Endometriosis Treatment Decisions

What if I Leave my Endometriosis Untreated?

Women often have to wait for several years before finally receiving a diagnosis of endometriosis. This is because many people including physicians still misunderstand the disease. After long periods of experiencing debilitating pain, you may have finally received a diagnosis and this may have come as a relief. However, you may now be confused about your treatment options. This article aims to help you with your endometriosis treatment decisions.

Importance of a patient-centered approach

Every patient is unique and you should have full autonomy over your treatment choice.

“No doctor should ever say “You need surgery,” to their patient”, according to Dr. Seckin, who explains the importance of a patient-centered treatment approach. “However, deep endometriosis warrants special attention.

Importance of patient education

On the flip side of the coin, it is also important to educate patients about what is normal and what is not. Due to the stigma still surrounding endometriosis, many women think that their pain is normal.

“The doctor should listen to and treat each patient individually and explain to them what is normal and what is not,” Dr. Seckin says. “The patient can then make their own informed decision”.

If your symptoms are negatively affecting your life, you should discuss with your doctor all the possible treatment options that are available to you. Surgery may not be necessary for your pain and the hormonal suppression of ovulation may be sufficient.

However, in the case of endometrioma, the picture is a little different.

“It is like a hand grenade,” Dr. Seckin explains, “it may leak and implant in the diaphragm and cul de sac, and interfere with fertility.”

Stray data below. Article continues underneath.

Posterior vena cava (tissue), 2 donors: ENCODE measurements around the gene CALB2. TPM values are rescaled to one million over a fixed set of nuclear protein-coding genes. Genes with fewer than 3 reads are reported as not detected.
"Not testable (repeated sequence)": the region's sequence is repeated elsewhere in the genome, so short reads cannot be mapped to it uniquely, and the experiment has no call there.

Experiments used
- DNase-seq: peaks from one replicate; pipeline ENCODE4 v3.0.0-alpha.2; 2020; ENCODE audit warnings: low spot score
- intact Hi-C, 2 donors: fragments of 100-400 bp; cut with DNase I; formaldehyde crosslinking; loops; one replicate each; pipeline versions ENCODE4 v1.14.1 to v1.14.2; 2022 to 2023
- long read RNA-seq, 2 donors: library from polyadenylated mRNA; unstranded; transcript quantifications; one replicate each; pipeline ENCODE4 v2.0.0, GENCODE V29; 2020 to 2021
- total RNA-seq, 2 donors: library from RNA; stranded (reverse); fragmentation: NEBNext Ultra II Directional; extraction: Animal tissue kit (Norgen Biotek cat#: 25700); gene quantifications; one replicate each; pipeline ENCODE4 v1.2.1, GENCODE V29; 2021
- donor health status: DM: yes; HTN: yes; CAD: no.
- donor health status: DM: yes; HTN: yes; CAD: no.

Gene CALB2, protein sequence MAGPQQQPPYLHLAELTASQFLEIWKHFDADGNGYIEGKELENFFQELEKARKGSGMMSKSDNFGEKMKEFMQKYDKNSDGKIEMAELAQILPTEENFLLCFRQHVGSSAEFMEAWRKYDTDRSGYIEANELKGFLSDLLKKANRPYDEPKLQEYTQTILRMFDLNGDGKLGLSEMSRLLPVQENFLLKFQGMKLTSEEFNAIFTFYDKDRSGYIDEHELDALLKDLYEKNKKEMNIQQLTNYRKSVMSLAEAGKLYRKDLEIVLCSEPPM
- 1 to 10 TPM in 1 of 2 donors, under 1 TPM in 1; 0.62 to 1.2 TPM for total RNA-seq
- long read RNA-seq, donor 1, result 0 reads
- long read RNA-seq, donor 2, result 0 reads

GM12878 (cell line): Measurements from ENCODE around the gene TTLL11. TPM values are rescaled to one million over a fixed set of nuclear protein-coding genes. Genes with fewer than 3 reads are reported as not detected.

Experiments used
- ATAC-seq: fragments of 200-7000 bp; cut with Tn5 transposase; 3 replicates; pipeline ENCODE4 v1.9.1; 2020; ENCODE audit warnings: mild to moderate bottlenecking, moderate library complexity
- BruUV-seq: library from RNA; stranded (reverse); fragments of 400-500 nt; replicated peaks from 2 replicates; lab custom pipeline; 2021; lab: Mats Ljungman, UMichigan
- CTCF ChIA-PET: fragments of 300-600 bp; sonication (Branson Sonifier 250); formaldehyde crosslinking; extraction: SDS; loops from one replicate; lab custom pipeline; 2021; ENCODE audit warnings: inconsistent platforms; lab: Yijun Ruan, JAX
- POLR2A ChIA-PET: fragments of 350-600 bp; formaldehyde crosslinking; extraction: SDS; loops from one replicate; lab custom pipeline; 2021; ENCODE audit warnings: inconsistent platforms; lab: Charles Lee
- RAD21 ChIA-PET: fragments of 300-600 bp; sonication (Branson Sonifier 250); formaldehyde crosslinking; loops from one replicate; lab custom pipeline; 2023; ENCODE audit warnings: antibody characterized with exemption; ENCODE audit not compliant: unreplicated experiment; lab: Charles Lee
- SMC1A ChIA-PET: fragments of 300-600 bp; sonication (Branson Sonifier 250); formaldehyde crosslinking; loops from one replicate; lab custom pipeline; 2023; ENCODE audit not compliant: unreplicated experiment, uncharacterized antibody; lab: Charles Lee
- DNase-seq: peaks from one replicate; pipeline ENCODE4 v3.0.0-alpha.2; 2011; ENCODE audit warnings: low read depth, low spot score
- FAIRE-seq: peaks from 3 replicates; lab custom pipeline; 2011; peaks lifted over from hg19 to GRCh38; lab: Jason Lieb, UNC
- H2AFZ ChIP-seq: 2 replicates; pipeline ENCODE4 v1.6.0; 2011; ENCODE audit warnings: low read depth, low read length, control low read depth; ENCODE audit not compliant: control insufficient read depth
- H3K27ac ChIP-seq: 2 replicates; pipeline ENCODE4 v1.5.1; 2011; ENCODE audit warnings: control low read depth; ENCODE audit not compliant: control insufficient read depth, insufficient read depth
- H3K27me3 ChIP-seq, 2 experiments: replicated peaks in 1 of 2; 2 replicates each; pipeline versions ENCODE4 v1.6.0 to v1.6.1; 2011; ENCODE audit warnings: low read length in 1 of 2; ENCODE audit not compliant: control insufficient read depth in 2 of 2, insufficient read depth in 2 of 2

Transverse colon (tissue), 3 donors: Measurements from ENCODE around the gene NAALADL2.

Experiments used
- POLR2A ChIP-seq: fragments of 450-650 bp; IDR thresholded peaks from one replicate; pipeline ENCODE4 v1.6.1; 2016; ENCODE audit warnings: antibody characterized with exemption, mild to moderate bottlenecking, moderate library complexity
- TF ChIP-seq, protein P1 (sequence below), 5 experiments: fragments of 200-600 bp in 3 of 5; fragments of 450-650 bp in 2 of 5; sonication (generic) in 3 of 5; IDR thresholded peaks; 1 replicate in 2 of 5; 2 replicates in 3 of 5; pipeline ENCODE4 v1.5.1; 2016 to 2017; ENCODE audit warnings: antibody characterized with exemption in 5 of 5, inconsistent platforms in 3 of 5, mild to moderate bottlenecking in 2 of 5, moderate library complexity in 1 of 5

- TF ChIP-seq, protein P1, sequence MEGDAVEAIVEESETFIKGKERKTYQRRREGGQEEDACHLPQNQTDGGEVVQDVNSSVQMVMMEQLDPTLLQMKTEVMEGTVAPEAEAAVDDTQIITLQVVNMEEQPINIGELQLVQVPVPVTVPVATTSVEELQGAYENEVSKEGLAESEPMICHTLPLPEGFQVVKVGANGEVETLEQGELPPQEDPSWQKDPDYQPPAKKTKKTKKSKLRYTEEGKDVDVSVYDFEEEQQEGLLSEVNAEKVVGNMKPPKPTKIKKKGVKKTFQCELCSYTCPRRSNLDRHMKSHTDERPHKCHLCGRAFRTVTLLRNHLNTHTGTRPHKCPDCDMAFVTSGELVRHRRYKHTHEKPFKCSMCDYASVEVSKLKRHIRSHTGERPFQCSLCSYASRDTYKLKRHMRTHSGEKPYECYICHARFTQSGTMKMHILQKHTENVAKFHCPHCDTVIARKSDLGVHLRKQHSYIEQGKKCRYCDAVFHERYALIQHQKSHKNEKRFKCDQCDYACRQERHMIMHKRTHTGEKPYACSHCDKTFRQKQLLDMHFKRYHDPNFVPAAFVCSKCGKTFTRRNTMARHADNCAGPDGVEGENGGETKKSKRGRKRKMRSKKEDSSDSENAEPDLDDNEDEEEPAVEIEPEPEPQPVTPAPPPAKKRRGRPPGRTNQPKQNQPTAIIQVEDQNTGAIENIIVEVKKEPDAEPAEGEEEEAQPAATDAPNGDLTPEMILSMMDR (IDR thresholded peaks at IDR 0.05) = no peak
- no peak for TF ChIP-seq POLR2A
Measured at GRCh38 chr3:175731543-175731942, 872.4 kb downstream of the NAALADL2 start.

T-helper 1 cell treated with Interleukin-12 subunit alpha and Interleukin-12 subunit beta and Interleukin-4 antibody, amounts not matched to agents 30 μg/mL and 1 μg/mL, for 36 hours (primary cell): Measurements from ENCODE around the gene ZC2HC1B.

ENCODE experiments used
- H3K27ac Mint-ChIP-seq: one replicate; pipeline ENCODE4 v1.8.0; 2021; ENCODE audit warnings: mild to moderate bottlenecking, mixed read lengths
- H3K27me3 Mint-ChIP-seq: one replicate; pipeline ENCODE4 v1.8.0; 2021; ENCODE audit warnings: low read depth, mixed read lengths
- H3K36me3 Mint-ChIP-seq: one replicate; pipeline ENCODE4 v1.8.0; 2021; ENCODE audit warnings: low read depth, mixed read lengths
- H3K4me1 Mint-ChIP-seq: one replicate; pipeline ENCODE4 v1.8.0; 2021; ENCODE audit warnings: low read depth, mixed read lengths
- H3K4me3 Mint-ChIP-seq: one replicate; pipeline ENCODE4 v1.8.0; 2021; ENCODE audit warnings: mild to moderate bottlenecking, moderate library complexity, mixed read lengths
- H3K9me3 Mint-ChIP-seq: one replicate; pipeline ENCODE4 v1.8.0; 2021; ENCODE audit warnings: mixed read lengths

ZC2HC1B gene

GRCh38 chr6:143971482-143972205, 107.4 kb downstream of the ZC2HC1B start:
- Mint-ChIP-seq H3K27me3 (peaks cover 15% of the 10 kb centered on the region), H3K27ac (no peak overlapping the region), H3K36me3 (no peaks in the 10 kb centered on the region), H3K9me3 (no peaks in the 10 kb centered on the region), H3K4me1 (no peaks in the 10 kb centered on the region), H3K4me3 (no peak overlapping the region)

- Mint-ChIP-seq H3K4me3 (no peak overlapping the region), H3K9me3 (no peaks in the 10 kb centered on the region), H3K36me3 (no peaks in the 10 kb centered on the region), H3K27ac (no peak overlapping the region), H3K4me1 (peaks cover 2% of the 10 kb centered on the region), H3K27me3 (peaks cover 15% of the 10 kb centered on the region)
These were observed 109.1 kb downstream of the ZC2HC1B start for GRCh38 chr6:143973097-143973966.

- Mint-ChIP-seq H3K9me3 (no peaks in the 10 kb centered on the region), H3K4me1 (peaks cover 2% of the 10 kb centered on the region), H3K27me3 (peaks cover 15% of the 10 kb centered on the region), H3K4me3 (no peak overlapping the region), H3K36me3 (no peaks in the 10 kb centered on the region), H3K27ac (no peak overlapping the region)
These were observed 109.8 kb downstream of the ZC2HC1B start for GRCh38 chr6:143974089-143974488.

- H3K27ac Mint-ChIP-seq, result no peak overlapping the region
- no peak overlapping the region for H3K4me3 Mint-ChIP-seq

Endometriosis treatment decisions when it comes to fertility

However, in case you are planning to become pregnant, hormonal therapy is not an option.

It is important to note that patients with endometriosis have low fertility rates and 40-70% of unexplained infertility cases are due to endometriosis.

Moreover, in vitro fertilization (IVF) rates in women with endometriosis are lower than normal.

“Patients with endometriosis should not be taken for a ride and undergo unnecessary IVF attempts that are most likely going to fail,” Dr, Seckin says.

If you decide to undergo surgery

If you decide to undergo surgery be sure to ask your doctor all the relevant questions.

Know the type of surgery that they will be performing and know the difference between the types of endometriosis surgery.

Are you confused about your treatment options? Please share your thoughts by leaving a comment on our post on Facebook or Instagram.

Get a Second Opinion

Our endometriosis specialists are dedicated to providing patients with expert care. Whether you have been diagnosed or are looking to find a doctor, they are ready to help.

Our office is located on 872 Fifth Avenue New York, NY 10065.
You may call us at (646) 960-3080 or have your case reviewed by clicking here.